The other night, against my better judgment, I watched the evening news.
Donald Trump sat opposite ABC News correspondent David Muir for what was billed as the President’s first interview in the White House.
[see video link below]
Now keep in mind: Donald Trump is sitting in the White House, a full week into his Presidency. The election is over. He won by a comfortable
margin of Electoral College votes. And yet, our President remains fixated on the fact that he lost the popular vote, insisting that three to five million fraudulent votes were cast–every single one of which went to his opponent, Hillary Clinton. With paranoiac conviction he claimed: “What’s going on with voter fraud is horrible, that’s number one. Number two: I would have won the popular vote if I was campaigning for the popular vote and I would’ve won that much easier than the Electoral College.”
To his credit, Muir pushed back, challenging Trump with those stubborn things, facts. I quote the exchange here because the truth is worth
repeating, though mere transcription doesn’t do justice to our President’s crazed delivery:
Trump: You have people that are registered who are dead, who are illegals, who are in two states–you have people registered in two
states. They’re registered in New York and in New Jersey, they vote twice. There are millions of votes, in my opinion.
Muir: You’re now President of the United States. When you say “in your opinion millions of illegal votes”–that is
something that is extremely fundamental to our functioning democracy, a fair and free election. You say you’re going to launch an investigation into this. What you have
presented so far has been debunked. It has been called false.”
Trump: Take a look at the Pew Reports.
Muir: I called the author of the Pew Report last night and he told me that they found no evidence of voter fraud.
Trump: Really? Then why did he write the report?
Muir: He said, “no evidence of voter fraud.”
Trump: Excuse me? Then why did he write the report? Then he’s groveling again. You know, I always talk about the reporters that grovel
when they want to write something that you want to hear but not necessarily millions of people want to hear, or have to hear.
Muir: So you’ve launched an investigation?
Trump: We’re going to launch an investigation to find out. And then the next time and, and I will say this: of those votes cast, none of them come to me, none of them come to me, they would all be for the other side, none
of them come to me. But when you look at the people that are registered–dead, illegal, and two states, and some cases maybe three states, ah, we have a lot to look into.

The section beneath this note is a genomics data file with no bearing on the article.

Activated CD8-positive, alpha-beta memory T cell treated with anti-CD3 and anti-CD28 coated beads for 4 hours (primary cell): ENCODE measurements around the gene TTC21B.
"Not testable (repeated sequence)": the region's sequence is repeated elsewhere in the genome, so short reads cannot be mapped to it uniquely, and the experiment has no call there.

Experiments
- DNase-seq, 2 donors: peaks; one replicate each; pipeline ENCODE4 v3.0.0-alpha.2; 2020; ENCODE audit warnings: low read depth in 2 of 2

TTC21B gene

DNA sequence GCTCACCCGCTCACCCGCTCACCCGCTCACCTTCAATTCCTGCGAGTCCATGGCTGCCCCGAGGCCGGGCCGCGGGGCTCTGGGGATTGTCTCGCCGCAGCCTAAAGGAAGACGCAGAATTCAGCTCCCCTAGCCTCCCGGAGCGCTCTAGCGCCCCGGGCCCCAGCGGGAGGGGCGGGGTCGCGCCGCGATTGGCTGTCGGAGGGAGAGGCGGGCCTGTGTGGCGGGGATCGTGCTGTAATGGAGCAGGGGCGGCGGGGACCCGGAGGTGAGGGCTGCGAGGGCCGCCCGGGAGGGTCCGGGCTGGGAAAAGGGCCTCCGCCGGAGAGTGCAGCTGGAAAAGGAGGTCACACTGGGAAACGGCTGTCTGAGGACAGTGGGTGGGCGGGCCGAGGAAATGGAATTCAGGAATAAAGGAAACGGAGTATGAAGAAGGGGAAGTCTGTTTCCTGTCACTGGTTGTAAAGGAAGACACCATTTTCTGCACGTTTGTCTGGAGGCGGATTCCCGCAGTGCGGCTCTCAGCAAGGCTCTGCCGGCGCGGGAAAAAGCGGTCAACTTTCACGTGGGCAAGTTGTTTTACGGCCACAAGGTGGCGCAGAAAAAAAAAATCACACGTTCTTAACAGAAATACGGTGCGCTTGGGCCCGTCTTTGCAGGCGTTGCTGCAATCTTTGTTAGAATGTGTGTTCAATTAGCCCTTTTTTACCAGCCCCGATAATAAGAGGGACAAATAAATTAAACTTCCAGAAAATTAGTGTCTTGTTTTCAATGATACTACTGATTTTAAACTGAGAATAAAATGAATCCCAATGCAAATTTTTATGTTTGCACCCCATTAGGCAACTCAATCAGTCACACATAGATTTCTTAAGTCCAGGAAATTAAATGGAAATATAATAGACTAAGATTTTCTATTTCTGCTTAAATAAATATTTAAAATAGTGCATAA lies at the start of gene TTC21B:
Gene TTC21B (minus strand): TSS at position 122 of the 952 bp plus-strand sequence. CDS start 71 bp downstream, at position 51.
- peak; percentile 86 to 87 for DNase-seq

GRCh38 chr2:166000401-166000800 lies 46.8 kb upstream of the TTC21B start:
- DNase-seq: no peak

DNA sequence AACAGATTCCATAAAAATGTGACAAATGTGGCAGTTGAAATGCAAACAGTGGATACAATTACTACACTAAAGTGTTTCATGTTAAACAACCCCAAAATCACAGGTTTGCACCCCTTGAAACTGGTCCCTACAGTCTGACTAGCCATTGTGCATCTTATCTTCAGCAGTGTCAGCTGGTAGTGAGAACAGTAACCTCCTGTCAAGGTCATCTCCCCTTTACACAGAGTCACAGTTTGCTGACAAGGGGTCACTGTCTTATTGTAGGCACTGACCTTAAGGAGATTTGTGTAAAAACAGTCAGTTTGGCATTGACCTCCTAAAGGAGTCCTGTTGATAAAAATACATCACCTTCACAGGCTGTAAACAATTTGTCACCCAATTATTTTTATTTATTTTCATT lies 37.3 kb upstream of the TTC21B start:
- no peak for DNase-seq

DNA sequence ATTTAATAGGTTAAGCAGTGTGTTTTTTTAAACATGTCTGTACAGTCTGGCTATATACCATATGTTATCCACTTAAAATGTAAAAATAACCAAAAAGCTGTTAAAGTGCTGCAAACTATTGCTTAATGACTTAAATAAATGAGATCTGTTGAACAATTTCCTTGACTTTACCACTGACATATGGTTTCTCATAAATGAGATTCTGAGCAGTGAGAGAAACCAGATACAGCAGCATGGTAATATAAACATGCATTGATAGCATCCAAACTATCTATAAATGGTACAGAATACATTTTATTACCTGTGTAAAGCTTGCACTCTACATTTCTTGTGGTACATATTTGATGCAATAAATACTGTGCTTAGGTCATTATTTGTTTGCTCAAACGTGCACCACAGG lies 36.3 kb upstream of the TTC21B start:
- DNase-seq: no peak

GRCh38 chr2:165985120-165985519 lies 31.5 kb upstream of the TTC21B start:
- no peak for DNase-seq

That wasn’t a skit on Saturday Night Live and it wasn’t a conversation overheard in a psychiatric ward, that was the so-called
Leader of the Free World and the same man who claimed during his campaign that the election was rigged against him.
Trump moved to another delusional peeve, the size of the crowd at his inauguration. “You and other networks covered it very
inaccurately–we had the biggest audience in the history of inaugural speeches,” said Trump, repeating a much-refuted whopper. Then Trump actually took Muir around the
White House to show him newly-installed framed photographs of the inauguration audience, all the while pleading with Muir to see what he insisted was the superior size of his
Turning to serious issues, the President vigorously defended two repugnant lies: the efficacy of torture and the notion that members at the
highest levels of the intelligence community support its use.
Our President reiterated his fantasy about Mexico paying for a wall to keep itself out of America, a chimera he peddled as if it was no more
difficult than tying one’s shoes: “We will be, in a form, reimbursed by Mexico.” Muir interjected, “so they’ll pay us back?” to which Trump
replied: “Yeah, absolutely, 100%.”
As I watched this man forcefully defend one absurd accusation after another despite facts to the contrary, I began to have the eerie sense that
I’d seen this performance before–the paranoia on the witness stand, the delusional mindset that finds conspiracy omnipresent and explains away every failure by the
treachery or incompetence of subordinates: Humphrey Bogart as Captain Queeg in the 1954 film adaptation of Herman Wouk’s novel The Caine Mutiny.
In a career filled with legendary performances, Bogart added another Oscar-nominated bravura as captain of the USS Caine, a fictional
Navy destroyer minesweeper in the Pacific during World War II. Over a series of incidents pitting Captain Queeg against his subordinate officers, Queeg shows signs of mental
breakdown. A typhoon brings the crisis, forcing Queeg’s executive officer (second-in-command), Lieutenant Steve Maryk, to relieve the captain in order to save the ship.
At the heart of Bogie’s portrayal is a court-martial scene in which Lieutenant Maryk (Van Johnson) and another officer stand trial for
mutiny. José Ferrer plays Lieutenant Barney Greenwald, a Marine Corps Judge Advocate General lawyer who defends the court-martialed officers. Ferrer’s cross-examination of
Bogart is one of the most riveting exchanges in American cinema. And now it takes on chilling new life:
Greenwald: Captain, did you ever turn your ship upside down in a vain search for a key that did not exist?
Queeg: Ah, I don’t know what lies have been sworn to in this court, but I’d like to set you straight on this matter right here and
now: a key definitely did exist!
Lt. Cmdr Challee [the prosecutor]: May it please the court? The witness is understandably agitated by this ordeal and I request a recess to